“Something kept telling me there was a risk on the quiet road but I forced myself into believing I was just being neurotic. I was wrong because seconds after I started walking down the quiet road a man cycled past, ripped my bag from my shoulder and I fell and broke my hand and two fingers. I was disabled for months.”

“Being in love can make trusting your inner voice much trickier” says Tony Nelson. “When you’re pressured by external influences, such as physical attraction, you’re more likely to quash your inner voice. 

You can forget to ask yourself if he’s really treating you well or making you feel good inside.”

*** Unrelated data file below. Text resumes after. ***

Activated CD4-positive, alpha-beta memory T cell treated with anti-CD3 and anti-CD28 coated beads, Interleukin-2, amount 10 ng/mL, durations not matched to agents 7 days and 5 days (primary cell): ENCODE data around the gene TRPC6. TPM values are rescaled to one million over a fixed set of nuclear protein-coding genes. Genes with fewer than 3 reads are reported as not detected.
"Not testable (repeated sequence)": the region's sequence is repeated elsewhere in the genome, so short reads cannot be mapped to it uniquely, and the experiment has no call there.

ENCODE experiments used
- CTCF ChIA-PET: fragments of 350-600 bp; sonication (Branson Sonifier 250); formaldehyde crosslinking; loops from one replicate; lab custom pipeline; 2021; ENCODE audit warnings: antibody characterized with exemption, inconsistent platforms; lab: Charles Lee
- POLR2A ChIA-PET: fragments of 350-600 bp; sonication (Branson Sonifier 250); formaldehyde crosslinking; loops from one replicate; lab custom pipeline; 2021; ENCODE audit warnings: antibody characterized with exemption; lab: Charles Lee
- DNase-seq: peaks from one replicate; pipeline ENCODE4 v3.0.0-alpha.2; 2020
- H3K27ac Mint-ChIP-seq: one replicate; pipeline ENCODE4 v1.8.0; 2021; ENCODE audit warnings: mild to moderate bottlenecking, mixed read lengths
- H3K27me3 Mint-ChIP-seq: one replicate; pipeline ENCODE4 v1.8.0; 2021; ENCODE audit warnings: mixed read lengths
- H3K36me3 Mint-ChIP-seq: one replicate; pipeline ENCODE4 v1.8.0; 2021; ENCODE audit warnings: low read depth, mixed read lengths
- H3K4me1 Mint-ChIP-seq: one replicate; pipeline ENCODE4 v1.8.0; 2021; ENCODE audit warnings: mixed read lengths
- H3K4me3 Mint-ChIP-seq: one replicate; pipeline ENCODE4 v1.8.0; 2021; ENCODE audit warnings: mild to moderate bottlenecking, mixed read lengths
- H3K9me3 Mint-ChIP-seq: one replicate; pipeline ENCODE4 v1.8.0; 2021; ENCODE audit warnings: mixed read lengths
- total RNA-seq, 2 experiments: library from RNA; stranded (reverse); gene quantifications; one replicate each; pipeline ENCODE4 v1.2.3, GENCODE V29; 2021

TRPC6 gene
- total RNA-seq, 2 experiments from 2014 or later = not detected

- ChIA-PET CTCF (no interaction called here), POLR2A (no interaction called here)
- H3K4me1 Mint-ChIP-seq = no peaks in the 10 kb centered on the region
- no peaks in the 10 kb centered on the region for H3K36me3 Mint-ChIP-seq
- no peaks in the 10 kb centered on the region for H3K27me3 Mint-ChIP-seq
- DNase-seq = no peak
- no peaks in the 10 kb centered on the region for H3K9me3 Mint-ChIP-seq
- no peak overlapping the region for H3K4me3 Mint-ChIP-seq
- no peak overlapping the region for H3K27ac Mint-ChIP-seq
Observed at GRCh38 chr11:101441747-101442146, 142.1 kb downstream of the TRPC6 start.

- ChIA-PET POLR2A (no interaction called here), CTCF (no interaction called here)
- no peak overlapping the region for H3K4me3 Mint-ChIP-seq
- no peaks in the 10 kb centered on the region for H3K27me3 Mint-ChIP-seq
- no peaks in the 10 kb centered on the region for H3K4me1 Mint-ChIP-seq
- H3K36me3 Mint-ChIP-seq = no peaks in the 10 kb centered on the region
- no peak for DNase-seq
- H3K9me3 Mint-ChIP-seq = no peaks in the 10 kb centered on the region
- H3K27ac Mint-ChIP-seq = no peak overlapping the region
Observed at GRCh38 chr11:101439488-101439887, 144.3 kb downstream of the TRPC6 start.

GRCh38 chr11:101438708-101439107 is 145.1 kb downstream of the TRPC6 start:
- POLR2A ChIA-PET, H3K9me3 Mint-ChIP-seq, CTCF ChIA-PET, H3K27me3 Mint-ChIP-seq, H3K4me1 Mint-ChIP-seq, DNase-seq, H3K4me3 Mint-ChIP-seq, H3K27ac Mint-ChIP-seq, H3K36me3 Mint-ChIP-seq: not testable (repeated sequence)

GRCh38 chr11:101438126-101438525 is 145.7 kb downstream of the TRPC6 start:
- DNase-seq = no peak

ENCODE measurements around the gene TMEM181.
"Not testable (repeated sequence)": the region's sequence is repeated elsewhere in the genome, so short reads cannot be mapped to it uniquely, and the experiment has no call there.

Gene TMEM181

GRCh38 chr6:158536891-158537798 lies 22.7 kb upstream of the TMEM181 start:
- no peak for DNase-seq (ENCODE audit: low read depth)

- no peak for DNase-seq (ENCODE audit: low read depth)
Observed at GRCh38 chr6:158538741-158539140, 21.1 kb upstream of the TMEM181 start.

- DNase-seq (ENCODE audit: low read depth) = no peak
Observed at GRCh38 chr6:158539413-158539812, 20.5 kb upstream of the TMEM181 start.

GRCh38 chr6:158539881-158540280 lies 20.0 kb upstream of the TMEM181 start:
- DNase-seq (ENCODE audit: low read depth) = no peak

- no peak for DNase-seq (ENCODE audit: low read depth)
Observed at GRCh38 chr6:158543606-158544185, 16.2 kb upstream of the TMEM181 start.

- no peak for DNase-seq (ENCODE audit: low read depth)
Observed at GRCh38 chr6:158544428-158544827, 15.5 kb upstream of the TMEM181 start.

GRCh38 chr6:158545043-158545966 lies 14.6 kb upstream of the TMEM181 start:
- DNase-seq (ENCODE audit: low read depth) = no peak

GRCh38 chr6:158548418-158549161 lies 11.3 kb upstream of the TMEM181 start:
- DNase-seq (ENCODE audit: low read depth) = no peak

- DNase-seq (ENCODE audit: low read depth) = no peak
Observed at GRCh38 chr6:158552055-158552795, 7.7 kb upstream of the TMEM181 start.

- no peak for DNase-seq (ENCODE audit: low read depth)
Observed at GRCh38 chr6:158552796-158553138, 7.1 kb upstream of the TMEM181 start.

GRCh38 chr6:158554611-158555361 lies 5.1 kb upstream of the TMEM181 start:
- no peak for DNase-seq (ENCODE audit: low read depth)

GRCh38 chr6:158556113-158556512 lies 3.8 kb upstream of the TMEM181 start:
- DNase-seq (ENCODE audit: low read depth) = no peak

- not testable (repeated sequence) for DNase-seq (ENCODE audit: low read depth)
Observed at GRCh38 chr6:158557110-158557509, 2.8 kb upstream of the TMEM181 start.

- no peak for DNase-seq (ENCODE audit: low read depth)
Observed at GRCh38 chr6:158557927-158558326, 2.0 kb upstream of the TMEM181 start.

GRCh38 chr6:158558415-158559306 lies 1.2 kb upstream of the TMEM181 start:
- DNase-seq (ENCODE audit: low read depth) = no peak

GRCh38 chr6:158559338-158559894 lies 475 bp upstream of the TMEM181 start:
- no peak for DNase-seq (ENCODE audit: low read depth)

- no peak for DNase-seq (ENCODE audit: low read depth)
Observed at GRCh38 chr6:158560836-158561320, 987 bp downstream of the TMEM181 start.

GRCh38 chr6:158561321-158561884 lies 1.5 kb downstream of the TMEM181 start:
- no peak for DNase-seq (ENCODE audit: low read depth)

Being able to tune in to your intuition is a useful asset when it comes to relationships. But how do you turn up the volume on our inner emotional guide?

Start by creating more silence in your life.  For one week, set aside five minutes each day to sit still with an empty mind. Build up to ten minutes and finally 15. The meditative silence will give you a sense that you’re looking after yourself, since within that space you’re not worrying about anything except peacefully gathering and focusing your thoughts. Give yourself space and time to make the choices you want.

Use an affirmation as a way to tune in to your inner voice. Try repeating “I believe in me” or “I trust my own feelings” ten times first thing in the morning and last thing at night.

Do these for a total of 21 days to re-program yourself, and you should start hearing your inner voice louder than ever.  It will help you believe in yourself, which means you’ll trust your own feelings more and start trusting them to guide you well.